“Heaven has no rage like love to hatred turned, Nor hell a fury like a woman scorned,” spoken by Zara in Act 3, Scene 8, The Mourning Bride, William Congreve
No truer expression has ever been penned. I have scorned a few in my life, and there were times that in comparison, hell would have been a vacation spot. Conversely, I have, on the rare occasion, been on the other side. I can attest that a woman wronged, or a woman who perceives a wrong, is not only traveling in the fast lane of the highway to hell, she is fucking crazy.
Hey, it’s all part of the healing process, right? Perhaps. When William Congreve pointed out the obvious in the above line from his poem, the temporary insanity of the maligned female was allowed to play out with little public notice…with the obvious exception of the matron monarch and those public beheadings. In my day of self-obsessed psychosis, obvious retaliatory embarrassment was limited to the two mile halo of the police jurisdiction at the city limits…usually. On a clear day, the not so cryptic musings on a water tower could be see from two counties. Today, unfortunately, the world knows, and you can’t take it back or claim redo due to temporary insanity.
Here is my advice for those I feel a familiar kinship. When finding yourself in front of a computer with a mental haiku or two, or in the decision process of trashy photos with children’s toys, ask yourself, “What would Sandy do?” If any woman on this planet had overwhelming public permission to take to the airwaves and air her scorn, it is Sandra Bullock, but she has chosen to temper her words along the high road and skip the televised float-trip down the River Styx. Not that at some point she won’t sit on Oprah’s couch or voluntarily appear on the cover of People, but at that point I would surmise that rational thought will have replaced the very human desire to get even…which at times only serves to give the impression of being unleveled.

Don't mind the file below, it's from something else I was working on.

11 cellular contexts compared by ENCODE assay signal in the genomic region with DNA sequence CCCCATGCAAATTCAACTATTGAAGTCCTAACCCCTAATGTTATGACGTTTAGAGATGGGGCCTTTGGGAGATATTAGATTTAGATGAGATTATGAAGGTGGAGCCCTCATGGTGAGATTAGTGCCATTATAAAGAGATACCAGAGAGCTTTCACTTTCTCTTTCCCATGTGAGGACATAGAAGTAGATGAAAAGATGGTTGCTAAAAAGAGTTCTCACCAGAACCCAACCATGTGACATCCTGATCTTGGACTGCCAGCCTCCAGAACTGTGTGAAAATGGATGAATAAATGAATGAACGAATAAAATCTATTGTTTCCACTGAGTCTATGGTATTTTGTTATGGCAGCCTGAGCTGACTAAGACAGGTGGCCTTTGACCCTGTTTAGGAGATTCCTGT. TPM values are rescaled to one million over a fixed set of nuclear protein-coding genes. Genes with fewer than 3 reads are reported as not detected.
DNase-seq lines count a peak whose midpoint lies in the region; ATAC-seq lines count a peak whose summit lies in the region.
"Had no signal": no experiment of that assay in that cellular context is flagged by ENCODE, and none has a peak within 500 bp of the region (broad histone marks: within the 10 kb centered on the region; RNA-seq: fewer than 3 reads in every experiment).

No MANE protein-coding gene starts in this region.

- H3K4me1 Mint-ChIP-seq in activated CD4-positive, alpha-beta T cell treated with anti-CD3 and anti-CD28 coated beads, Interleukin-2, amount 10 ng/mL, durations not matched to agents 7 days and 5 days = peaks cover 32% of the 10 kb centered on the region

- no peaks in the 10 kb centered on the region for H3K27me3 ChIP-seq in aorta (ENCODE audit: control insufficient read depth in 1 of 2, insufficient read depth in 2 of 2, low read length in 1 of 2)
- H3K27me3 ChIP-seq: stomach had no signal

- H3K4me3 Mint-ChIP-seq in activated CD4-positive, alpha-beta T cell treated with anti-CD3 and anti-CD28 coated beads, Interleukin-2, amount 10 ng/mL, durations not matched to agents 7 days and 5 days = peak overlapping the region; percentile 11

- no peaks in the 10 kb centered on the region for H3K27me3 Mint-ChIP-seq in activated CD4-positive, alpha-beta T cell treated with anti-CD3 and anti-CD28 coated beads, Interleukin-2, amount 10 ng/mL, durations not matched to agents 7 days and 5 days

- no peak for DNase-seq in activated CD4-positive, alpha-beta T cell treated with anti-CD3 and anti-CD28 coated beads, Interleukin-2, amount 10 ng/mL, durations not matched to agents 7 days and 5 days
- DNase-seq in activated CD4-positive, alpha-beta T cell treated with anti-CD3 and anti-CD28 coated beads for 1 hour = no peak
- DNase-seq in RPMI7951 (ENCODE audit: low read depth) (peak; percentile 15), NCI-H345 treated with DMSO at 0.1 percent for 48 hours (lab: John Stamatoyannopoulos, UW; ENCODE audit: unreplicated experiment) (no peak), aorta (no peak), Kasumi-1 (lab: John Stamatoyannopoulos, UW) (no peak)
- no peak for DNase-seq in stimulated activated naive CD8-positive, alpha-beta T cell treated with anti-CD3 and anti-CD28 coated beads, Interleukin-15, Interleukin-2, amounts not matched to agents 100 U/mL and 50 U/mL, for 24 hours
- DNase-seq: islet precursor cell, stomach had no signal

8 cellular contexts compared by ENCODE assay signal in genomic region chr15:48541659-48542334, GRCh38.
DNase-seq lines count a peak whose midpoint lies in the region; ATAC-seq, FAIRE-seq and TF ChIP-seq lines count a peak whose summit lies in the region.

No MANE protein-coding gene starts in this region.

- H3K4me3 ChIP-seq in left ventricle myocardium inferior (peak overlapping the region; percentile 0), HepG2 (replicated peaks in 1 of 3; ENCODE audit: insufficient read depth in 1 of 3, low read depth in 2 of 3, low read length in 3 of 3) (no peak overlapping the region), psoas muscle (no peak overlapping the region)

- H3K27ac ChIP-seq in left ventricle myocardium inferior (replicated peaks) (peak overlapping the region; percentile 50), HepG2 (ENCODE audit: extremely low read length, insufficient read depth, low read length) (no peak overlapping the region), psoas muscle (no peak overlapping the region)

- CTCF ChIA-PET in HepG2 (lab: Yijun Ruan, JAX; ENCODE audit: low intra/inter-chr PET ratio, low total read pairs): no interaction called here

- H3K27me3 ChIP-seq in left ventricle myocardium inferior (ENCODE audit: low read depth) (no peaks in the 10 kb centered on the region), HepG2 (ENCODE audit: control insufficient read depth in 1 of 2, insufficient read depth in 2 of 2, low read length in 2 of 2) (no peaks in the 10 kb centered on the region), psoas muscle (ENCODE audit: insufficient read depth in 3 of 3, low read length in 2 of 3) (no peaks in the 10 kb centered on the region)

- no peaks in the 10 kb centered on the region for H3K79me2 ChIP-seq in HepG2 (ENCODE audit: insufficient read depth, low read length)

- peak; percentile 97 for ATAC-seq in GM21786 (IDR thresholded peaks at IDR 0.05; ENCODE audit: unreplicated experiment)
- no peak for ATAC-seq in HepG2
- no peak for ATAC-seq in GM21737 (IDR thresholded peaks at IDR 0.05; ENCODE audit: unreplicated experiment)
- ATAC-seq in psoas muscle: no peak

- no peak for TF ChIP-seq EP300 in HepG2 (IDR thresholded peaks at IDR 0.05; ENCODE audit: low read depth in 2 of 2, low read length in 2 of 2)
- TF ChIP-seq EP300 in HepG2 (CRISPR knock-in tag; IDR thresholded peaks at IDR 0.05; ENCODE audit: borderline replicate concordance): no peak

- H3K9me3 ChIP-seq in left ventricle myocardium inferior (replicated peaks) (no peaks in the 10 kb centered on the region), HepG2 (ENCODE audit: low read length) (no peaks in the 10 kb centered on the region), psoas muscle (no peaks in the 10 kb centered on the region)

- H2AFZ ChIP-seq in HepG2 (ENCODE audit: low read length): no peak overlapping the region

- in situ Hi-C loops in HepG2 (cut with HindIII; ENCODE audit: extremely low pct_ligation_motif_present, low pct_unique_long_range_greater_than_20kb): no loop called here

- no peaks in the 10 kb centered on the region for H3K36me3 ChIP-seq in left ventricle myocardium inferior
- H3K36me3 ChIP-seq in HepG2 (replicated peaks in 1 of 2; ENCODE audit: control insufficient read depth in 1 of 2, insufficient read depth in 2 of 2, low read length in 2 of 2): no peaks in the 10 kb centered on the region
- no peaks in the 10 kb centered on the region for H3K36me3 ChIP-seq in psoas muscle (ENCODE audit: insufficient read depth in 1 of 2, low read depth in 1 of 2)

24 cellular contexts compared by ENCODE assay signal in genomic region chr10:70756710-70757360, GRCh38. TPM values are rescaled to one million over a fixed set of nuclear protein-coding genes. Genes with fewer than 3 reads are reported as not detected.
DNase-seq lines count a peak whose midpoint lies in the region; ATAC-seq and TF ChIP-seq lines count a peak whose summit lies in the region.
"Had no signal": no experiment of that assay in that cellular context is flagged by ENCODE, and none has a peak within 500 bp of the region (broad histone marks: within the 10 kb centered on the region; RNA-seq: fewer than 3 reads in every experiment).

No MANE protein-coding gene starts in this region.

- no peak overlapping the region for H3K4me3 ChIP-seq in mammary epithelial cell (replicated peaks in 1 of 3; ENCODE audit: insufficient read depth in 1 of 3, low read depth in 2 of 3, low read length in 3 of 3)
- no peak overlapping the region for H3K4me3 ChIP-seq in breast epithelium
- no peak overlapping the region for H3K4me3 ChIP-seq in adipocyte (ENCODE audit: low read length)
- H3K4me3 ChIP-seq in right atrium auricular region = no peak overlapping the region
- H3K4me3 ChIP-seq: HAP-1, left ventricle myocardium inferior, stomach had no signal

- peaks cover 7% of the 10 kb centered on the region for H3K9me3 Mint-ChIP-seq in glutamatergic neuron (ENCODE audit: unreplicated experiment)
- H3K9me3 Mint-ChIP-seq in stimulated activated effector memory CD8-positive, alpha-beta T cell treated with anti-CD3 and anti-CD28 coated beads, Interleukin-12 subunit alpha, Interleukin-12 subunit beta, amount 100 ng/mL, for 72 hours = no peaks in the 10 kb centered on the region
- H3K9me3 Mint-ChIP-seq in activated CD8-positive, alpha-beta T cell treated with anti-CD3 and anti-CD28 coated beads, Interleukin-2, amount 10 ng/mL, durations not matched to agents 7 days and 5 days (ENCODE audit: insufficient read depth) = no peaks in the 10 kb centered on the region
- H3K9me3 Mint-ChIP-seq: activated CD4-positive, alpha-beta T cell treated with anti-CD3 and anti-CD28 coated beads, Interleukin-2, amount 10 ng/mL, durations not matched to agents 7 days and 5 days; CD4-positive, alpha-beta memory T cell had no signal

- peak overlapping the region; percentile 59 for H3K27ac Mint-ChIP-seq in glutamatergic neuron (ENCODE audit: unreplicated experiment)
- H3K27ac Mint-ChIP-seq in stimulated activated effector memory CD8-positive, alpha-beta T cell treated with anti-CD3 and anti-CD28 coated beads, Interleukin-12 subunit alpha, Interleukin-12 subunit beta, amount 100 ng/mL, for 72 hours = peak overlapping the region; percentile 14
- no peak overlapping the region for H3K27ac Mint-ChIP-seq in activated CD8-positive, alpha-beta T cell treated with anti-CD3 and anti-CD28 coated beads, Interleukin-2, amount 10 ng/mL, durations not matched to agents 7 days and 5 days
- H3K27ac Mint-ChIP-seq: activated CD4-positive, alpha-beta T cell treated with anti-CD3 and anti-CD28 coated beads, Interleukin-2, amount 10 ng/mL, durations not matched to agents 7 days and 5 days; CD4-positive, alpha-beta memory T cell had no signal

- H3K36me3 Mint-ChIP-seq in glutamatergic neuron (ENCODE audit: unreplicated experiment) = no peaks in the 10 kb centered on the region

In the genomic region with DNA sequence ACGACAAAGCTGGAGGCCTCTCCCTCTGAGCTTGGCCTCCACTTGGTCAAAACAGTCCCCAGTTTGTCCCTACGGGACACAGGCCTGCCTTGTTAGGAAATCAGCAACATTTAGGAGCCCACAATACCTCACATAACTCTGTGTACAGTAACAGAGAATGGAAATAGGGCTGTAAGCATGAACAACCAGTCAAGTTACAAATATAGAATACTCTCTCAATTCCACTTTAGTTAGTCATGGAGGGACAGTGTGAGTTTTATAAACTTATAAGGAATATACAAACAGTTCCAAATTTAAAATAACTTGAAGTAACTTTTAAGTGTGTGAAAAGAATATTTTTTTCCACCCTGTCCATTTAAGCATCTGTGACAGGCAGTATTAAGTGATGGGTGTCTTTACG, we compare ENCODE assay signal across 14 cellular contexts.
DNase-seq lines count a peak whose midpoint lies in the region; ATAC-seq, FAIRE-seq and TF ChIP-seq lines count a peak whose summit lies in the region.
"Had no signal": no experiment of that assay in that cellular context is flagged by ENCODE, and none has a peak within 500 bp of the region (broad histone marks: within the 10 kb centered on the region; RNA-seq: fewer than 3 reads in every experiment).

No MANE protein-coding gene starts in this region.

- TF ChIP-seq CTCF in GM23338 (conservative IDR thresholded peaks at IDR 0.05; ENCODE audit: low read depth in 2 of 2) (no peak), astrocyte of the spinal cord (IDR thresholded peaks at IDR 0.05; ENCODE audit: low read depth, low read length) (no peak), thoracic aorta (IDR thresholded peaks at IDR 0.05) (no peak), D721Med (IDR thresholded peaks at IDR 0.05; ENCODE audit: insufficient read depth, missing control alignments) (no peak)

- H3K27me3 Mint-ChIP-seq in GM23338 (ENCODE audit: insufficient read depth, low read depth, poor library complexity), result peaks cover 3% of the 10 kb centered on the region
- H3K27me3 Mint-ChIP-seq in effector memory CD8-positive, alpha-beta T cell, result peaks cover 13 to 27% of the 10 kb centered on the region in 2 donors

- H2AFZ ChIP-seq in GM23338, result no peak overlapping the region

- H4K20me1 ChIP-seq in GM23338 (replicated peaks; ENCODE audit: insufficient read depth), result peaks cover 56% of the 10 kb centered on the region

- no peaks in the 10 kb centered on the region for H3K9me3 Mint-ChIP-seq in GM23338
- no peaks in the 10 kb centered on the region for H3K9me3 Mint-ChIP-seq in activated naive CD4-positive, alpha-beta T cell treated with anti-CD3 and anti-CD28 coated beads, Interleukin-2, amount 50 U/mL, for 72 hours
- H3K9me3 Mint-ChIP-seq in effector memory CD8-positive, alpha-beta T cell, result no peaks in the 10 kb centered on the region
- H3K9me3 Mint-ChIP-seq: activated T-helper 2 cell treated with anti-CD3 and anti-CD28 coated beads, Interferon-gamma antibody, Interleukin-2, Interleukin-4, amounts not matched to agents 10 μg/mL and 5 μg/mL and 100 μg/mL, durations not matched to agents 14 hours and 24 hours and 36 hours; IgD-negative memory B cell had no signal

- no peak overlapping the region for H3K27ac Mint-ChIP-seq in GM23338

So, own your scorn ladies, we’ve all been there and it’s a legitimate emotion. But remember, fame is fleeting, and emotional fame lasts for nanoseconds in the therapeutic form of Dancing With the Stars.